A gunman on a rampage. A shootout with police. Multiple dead. A stunned and grief-stricken country. A community asking, how could this happen?
This has become an all-too-familiar occurrence.
However, in Tehama County, where tragedy struck Tuesday, the warning signs were there: A person struggling with mental illness, described as “unhinged.” Repeated run-ins with law enforcement. A restraining order.
Tehama County, Sacramento County and 37 other counties, representing approximately one-third of the state’s population, have yet to implement Laura’s Law or similar lifesaving programs.
We have seen where the media narrative will take us now. Mental health experts will contradict the headlines, citing studies that most people with mental illness are not dangerous. Others will focus on the pervasiveness of guns in society, demanding stricter background checks for those with mental illnesses. The debate will devolve, and solutions will become even more elusive.
Maybe we are all just missing the real point: Our treatment system abandons people like Kevin Neal.
He was a man beset by delusions, well known to first responders, and frequently involved with the criminal justice system. If, despite his actions and obvious illness, he could not get appropriate psychiatric care, what hope does anyone with a serious mental illness have?
According to the gunman’s sister, Neal had suffered from delusions for decades. Deputies labeled him “not law enforcement friendly” after repeated encounters. On more than one occasion, they even placed his home under surveillance.
Still, he slipped through the cracks.
If only Kevin Neal’s experience was unique. As we know, it is not.
Towns and cities across California are besieged with chronically homeless men and women. It is clear to anyone that many of them are desperately in need of psychiatric care, but they are unable to access appropriate treatment. So they waste away.
Meanwhile, people with mental illness have overrun emergency rooms – facilities equipped only to respond to immediate crisis, not long-term need – and jails, which have become the new asylums, an awful last refuge for those the system has no other place for.
California’s treatment system must become serious about prioritizing care for people with severe mental illness, both at the point of crisis and throughout their lives.
Legislative proposals to divert those with mental illness into treatment after arrest are gaining traction. Similarly, initiatives that incorporate sound mental health practices and coordinate responses across the mental health and criminal justice systems are poised to help break down the silos that too often characterize the current process of care. There is real recognition that we must reduce the unnecessary criminalization of the mentally ill.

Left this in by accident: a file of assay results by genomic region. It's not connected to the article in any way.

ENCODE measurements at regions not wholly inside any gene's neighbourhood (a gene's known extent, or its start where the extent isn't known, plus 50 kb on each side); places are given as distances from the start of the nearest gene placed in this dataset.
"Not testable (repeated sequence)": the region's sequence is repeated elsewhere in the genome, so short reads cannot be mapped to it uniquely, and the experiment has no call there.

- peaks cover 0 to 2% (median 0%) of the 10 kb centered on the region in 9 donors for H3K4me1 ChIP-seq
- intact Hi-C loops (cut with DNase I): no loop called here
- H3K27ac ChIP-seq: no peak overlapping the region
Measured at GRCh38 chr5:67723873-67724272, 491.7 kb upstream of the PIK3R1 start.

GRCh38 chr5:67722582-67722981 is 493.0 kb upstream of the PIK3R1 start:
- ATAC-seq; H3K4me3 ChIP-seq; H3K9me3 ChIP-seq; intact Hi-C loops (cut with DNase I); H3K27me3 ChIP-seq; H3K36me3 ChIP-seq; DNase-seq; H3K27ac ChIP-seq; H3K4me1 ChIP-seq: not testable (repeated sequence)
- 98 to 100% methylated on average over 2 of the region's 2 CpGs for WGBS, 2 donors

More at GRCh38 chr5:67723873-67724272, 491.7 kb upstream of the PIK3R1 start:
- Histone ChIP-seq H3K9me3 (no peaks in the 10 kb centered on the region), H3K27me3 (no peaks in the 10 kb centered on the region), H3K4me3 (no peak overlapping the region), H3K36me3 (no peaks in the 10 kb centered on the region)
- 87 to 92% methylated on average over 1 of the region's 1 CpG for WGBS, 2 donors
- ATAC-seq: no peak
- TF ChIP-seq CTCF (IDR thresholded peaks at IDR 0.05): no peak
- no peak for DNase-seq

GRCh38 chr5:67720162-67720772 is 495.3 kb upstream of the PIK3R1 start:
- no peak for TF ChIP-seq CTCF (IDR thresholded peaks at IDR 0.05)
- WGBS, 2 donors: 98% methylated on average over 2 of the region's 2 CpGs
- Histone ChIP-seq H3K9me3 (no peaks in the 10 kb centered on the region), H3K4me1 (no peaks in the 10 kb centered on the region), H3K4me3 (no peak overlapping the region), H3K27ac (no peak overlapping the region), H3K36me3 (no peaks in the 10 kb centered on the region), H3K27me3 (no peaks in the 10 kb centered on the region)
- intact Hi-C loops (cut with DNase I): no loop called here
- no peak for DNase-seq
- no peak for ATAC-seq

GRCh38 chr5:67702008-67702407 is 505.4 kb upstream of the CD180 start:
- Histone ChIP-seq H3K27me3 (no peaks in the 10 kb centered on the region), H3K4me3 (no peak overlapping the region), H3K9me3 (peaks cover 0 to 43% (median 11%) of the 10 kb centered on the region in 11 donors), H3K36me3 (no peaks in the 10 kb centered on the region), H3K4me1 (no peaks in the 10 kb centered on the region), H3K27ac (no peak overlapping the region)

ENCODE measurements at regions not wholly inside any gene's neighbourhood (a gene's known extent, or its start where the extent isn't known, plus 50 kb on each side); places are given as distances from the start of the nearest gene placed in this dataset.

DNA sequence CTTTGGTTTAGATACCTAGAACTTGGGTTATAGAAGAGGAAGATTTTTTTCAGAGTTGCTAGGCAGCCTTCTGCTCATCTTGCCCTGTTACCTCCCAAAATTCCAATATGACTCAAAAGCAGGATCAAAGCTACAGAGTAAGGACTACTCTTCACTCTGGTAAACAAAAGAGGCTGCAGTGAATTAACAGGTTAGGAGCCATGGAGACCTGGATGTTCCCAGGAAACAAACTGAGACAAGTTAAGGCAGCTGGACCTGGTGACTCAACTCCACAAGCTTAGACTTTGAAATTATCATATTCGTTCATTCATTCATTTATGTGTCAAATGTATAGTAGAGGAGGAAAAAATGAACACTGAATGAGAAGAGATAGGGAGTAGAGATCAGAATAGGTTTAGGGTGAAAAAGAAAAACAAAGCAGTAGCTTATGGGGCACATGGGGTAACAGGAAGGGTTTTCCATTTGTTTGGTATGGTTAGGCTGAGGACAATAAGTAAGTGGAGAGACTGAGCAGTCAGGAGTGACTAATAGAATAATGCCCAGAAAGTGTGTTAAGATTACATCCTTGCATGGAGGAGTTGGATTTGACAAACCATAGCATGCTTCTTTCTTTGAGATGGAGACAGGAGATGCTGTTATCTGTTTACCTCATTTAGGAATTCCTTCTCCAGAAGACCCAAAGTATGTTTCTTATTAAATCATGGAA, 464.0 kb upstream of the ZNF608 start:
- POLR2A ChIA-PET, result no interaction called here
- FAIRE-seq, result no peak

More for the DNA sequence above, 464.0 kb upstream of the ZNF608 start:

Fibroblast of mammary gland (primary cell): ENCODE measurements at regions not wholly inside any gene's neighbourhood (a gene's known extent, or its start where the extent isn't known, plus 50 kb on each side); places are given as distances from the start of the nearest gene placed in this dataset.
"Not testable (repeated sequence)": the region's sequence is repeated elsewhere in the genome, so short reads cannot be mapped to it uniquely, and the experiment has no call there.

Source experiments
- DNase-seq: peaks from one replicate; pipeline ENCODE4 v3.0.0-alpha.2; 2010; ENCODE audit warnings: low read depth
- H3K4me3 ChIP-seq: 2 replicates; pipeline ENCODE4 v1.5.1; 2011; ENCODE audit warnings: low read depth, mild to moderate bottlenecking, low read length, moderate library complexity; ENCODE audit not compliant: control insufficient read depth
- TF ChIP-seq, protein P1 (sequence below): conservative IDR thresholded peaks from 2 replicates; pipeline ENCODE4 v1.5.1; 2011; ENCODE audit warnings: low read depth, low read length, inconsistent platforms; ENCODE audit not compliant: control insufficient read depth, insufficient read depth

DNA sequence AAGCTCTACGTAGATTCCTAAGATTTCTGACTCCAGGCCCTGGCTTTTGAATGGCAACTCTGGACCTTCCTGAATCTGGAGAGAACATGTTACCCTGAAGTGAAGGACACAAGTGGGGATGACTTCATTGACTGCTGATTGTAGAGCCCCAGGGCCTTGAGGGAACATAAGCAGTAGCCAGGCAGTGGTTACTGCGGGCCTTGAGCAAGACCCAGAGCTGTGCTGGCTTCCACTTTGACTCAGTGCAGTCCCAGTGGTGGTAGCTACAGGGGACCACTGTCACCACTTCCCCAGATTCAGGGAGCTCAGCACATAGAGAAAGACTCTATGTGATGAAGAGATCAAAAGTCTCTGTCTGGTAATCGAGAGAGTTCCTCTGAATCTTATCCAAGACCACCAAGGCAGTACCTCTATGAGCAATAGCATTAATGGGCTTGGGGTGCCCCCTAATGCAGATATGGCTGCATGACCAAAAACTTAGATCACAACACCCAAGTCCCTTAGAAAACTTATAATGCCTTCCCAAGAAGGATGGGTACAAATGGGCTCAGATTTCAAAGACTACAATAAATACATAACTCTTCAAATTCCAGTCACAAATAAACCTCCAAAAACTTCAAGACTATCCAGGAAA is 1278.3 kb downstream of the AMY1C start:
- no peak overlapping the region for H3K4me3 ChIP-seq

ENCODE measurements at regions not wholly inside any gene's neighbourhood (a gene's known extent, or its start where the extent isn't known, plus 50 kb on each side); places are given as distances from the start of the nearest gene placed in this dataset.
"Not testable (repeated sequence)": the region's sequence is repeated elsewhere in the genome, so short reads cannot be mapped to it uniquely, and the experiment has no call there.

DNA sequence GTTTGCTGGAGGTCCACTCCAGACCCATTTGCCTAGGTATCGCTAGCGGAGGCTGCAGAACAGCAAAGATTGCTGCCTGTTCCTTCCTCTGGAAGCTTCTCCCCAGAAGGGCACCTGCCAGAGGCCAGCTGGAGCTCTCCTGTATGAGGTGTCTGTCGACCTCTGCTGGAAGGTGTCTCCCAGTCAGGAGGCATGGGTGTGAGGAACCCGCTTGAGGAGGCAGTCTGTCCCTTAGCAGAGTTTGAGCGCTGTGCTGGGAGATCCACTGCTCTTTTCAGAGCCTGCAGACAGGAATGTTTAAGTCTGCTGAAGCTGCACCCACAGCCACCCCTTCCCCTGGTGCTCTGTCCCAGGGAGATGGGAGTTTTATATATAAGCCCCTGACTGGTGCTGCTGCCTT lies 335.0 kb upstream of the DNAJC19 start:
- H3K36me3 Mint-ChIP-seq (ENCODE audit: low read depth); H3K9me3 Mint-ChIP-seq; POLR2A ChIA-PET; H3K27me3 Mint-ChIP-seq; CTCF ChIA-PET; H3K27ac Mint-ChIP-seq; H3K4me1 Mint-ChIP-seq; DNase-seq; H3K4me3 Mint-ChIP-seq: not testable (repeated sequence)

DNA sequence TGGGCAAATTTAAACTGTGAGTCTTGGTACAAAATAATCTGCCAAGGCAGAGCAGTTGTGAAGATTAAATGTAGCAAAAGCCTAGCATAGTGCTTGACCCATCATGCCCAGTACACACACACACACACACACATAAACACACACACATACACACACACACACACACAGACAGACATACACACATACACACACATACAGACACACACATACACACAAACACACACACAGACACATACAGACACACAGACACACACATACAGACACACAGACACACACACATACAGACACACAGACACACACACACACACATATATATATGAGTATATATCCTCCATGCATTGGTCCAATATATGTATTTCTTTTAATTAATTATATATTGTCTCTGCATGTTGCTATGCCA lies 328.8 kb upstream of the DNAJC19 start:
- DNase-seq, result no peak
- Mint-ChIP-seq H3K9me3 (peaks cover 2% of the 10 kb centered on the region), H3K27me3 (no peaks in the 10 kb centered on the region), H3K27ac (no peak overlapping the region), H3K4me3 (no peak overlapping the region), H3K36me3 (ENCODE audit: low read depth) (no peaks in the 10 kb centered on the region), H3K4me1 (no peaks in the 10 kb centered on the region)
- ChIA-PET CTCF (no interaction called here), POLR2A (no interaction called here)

The irony, however, is that Tehama County already had a tool at its disposal to provide people like Kevin Neal with treatment; it just didn’t use it.
In California, Laura’s Law, which was borne out of another senseless tragedy, has helped counties successfully care for the most severely ill in the community. The program, known nationally as assisted outpatient treatment, specifically focuses on individuals who repeatedly cycle in and out of the system because of their mental illnesses.
Nineteen California counties have successfully adopted – or are in the process of adopting – some form of Laura’s Law, including small, rural counties.
Yolo County reported a 50 percent reduction in police calls involving individuals in the treated program, and a 90 percent reduction in the time spent homeless. Nevada County saw similar drops in incarceration, hospitalization and homelessness, and significant cost savings.
Larger communities have also recognized the benefits of assisted outpatient treatment. At his state of the city speech this year, San Francisco Mayor Ed Lee highlighted the program, explaining, “Laura’s Law works.”
Orange County, too, reported decreases in important indicators like the number of days spent homeless or incarcerated.
However, Tehama County, Sacramento County and 37 other counties, representing approximately one-third of the state’s population, have yet to implement lifesaving programs. County officials must not wait any longer.
We know many people are suffering in similar ways and not receiving the care they need. Whether or not they will become violent should not be our primary concern. Doing everything possible to ensure those obviously in need of care receive treatment should be.
John Snook is executive director of the Treatment Advocacy Center, a nonprofit that works to eliminate barriers to treatment for people with severe mental illness; email@example.com, @JohnSnookTAC.